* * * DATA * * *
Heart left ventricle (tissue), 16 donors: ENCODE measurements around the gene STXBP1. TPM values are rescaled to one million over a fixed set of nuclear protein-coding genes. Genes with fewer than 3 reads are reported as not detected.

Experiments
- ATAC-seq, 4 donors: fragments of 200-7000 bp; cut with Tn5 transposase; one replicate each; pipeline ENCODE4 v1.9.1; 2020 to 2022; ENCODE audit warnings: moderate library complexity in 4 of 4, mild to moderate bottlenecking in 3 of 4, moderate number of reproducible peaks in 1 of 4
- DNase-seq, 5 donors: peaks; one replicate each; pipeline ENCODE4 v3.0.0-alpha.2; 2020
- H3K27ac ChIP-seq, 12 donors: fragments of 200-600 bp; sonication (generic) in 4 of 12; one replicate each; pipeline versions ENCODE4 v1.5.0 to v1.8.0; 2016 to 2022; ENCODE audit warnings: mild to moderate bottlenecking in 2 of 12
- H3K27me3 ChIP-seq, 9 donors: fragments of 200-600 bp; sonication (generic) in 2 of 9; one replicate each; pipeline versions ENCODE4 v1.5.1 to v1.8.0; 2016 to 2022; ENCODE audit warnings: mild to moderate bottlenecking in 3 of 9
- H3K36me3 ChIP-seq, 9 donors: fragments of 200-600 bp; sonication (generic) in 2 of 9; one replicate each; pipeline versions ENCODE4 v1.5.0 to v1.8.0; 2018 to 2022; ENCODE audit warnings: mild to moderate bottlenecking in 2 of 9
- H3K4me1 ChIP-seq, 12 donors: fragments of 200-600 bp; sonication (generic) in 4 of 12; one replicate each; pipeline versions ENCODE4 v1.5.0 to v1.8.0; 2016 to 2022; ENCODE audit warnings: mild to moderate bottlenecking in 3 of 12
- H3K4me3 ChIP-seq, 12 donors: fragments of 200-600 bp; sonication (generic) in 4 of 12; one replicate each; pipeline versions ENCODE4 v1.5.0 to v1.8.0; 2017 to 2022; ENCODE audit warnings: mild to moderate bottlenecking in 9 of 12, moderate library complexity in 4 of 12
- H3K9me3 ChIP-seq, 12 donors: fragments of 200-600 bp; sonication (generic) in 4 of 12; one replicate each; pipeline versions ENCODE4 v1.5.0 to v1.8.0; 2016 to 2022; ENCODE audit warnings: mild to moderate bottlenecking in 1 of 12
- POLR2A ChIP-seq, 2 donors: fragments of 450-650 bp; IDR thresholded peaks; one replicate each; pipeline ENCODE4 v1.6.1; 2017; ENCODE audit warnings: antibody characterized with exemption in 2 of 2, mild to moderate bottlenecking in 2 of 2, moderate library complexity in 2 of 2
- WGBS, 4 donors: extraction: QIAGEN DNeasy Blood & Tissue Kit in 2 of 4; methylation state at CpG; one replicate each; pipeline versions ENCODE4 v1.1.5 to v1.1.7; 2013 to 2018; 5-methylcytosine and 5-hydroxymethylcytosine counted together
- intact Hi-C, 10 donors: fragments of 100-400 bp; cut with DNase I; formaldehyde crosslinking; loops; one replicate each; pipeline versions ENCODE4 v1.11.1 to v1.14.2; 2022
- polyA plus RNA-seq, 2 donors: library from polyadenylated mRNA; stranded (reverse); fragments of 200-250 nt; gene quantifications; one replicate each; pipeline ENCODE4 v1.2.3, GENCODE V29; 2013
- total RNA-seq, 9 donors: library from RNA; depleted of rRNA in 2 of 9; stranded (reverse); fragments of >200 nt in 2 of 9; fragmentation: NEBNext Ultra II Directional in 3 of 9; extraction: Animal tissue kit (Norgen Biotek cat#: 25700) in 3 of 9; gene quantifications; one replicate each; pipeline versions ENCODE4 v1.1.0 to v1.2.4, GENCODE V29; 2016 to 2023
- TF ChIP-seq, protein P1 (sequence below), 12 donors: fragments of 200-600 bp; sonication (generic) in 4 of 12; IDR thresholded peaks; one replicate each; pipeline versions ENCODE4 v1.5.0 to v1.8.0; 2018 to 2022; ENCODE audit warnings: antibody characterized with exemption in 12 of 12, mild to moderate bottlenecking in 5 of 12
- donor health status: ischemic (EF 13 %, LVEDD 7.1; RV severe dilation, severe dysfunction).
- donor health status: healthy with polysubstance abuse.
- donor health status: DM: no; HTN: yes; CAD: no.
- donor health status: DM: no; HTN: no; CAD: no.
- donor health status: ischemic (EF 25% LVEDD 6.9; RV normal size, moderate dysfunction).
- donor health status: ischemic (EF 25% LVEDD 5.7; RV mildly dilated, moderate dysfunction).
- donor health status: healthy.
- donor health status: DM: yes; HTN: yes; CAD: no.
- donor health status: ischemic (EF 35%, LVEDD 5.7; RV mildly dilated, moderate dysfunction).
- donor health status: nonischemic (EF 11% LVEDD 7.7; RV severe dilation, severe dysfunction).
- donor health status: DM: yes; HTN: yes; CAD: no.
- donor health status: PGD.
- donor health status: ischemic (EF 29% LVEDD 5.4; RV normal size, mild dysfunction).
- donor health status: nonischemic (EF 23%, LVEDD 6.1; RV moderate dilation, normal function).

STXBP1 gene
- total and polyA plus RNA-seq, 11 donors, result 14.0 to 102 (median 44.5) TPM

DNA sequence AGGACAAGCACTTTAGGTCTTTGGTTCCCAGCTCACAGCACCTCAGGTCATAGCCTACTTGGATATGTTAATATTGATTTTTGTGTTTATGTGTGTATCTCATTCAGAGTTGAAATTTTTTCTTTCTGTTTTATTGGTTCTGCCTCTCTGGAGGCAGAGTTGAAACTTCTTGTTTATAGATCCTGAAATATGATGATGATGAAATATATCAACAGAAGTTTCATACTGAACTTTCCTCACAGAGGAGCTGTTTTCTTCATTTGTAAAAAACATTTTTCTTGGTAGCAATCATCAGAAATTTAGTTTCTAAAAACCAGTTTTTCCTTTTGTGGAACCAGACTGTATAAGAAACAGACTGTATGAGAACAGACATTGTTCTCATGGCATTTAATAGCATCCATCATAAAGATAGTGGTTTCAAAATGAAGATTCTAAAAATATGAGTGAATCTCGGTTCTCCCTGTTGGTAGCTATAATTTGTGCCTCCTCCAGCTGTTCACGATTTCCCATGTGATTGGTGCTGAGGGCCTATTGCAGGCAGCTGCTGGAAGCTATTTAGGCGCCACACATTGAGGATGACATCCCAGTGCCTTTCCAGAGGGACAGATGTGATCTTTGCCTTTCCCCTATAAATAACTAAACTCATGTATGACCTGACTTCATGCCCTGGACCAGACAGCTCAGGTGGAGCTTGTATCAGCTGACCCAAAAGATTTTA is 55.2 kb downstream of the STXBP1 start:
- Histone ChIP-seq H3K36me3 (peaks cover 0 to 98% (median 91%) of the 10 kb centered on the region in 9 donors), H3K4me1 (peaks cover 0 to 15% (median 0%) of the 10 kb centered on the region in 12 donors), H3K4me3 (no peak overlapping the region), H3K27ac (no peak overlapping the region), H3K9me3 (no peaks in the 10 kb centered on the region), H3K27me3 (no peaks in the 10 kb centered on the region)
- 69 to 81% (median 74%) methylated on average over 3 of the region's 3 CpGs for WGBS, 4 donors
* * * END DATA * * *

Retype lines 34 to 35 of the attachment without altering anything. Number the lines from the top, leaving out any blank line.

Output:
- Histone ChIP-seq H3K36me3 (peaks cover 0 to 98% (median 91%) of the 10 kb centered on the region in 9 donors), H3K4me1 (peaks cover 0 to 15% (median 0%) of the 10 kb centered on the region in 12 donors), H3K4me3 (no peak overlapping the region), H3K27ac (no peak overlapping the region), H3K9me3 (no peaks in the 10 kb centered on the region), H3K27me3 (no peaks in the 10 kb centered on the region)
- 69 to 81% (median 74%) methylated on average over 3 of the region's 3 CpGs for WGBS, 4 donors